The legacy of London 2012 – a model for the Olympics

The legacy of London 2012 – a model for the Olympics

Lord Coe, Olympic Ambassador for the UK
A year ago London hosted one of the most successful Olympic and Paralympic Games in living memory. Millions of people throughout the world saw the very best that Britain had to offer both on and off the track. The remarkable achievements of Team GB and Paralympics GB have been a catalyst for regeneration, growth and optimism throughout the country. The legacy continues to have a positive impact on every aspect of British life, from the amount of sport we do to the volume of goods and services we export.

This did not happen by accident. Our legacy planning was hailed by the International Olympic Committee as a “blueprint” for future games. By 2022 we will have used the inspirational power of 2012 to deliver lasting change in the UK – to our attitude to sport, to the relationships in our communities, to our economy, to the face of the east of London and in our awareness of disability.

The economic benefits of the Games to the United Kingdom cannot be overestimated. All across the country, businesses large and small responded to the unique opportunity, supplying high quality goods and services to the Games. In doing so they demonstrated the capacity of UK business to innovate and deliver. Since the Olympic closing ceremony, it is estimated that the Games-related economic benefit totals £9.9 billion, far exceeding initial expectations. Preliminary figures also show an initial £2.5 billion boost to Foreign Direct Investment as a result of the games, bringing with it more than 31,000 new jobs.

The benefits to local business have extended beyond the Games and show that the expertise gained from hosting an Olympics can help companies internationalise and take advantage of opportunities surrounding other major events. We estimate that UK companies have won over £100m (120 million euros) in deals from the 2014 World Cup and the 2016 Olympic and Paralympic Games in Brazil. British companies have also won 60 contracts for the upcoming Winter Games in Sochi in Russia, encompassing everything from architecture and design services to consultancy and equipment supply. Hosting the Games brings the world to the host city but it also helps take businesses from the host city to the world.

The Games continue to boost tourism. We estimate that the volume of international tourist visitors to the UK will grow by 3 percent this year alone, meaning an extra one million overseas tourists will come to the UK in 2013. We are aiming for 4.6 million additional tourists to have visited the UK by 2015 as a result of the Games, bringing a benefit of £2.3bn. Like the UK, Turkey already receives large numbers of international tourists, and the successful bidder for the 2020 Games – whether Madrid, Istanbul or Tokyo – will win the opportunity to further boost an already considerable international profile and reap long-term benefits to tourism and the economy in general.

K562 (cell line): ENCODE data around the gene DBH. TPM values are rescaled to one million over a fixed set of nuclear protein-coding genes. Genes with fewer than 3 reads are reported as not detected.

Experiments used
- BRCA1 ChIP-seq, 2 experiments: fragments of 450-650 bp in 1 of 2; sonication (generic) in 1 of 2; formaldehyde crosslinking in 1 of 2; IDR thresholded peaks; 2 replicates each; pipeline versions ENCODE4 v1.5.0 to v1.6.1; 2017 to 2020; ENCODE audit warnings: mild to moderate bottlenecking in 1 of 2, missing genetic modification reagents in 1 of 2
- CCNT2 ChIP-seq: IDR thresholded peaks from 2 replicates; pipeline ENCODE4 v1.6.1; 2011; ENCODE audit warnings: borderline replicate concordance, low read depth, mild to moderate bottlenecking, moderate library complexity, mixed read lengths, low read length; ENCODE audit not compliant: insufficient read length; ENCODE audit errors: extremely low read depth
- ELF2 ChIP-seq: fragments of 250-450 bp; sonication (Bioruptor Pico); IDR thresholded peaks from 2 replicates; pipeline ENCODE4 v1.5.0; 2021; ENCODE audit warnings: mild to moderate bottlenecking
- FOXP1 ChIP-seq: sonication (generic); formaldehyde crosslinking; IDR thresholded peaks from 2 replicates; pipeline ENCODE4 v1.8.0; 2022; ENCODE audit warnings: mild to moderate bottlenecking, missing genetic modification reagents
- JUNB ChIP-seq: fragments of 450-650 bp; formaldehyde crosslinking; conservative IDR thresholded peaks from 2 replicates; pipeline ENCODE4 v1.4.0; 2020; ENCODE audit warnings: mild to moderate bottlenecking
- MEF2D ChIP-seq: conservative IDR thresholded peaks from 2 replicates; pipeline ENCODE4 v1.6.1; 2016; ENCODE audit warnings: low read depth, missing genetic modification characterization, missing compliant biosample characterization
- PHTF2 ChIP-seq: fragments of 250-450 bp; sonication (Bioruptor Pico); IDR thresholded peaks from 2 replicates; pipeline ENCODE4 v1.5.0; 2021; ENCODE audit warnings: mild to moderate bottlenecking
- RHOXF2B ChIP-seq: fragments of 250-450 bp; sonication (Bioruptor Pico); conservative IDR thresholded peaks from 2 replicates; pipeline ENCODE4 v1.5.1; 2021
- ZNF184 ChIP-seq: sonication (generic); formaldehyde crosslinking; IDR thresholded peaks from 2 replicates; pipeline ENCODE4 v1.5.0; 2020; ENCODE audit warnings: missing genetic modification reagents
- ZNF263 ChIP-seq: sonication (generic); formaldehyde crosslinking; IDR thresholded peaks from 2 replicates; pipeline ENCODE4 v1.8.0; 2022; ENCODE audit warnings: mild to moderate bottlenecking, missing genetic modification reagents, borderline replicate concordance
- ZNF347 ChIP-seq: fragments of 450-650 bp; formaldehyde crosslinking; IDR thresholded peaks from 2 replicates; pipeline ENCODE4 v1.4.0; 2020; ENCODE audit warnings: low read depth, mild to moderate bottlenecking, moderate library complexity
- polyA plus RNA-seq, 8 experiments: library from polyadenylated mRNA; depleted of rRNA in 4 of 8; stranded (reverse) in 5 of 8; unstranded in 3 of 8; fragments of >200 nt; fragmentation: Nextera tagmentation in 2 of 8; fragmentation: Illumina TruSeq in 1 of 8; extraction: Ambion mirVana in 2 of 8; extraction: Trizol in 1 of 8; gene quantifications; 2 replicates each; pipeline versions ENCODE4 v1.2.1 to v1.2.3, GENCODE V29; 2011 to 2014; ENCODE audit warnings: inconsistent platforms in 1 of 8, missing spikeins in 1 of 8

A key aspect of any successful Games legacy is the ability to reuse and repurpose the venues and infrastructure that have been created for the Games. The Olympic Park was planned from the beginning as an integral part of London which would provide homes and facilities for generations to come. As planned, we have secured the future of all eight of the permanent venues at the Olympic Park. The Stadium will now be used all year round for a number of different uses including football, athletics – not least the IAAF World Athletics Championships and the IPC Para Athletics Championships in 2017 – and various music and cultural events. The transformation of the Olympic Park is now well underway and the first residents have begun moving in. When complete, the transformation will bring up to 8,000 new homes, complete with schools and health centers in what was once one of London’s most deprived areas.

Of course the legacy of London 2012, and one to which I attach particular importance, centers on helping to redefine how we think about sport and physical activity in the UK. From grass roots activities to elite sports, the Government is encouraging and facilitating involvement across the board. We set out to create “a habit for a lifetime” so that people view sport and physical activity as part of their daily lives. Research conducted tells us we’re on target, with more people in England regularly taking part in sport.

We set out to “inspire a generation.” This will be a long journey but everything is in place for success and the signs that it is working are beginning to appear. We hope that the London experience will be repeated in other cities in the future, ensuring that a successful four-week Olympic and Paralympic sporting event provides the host nation with an enduring economic and social legacy.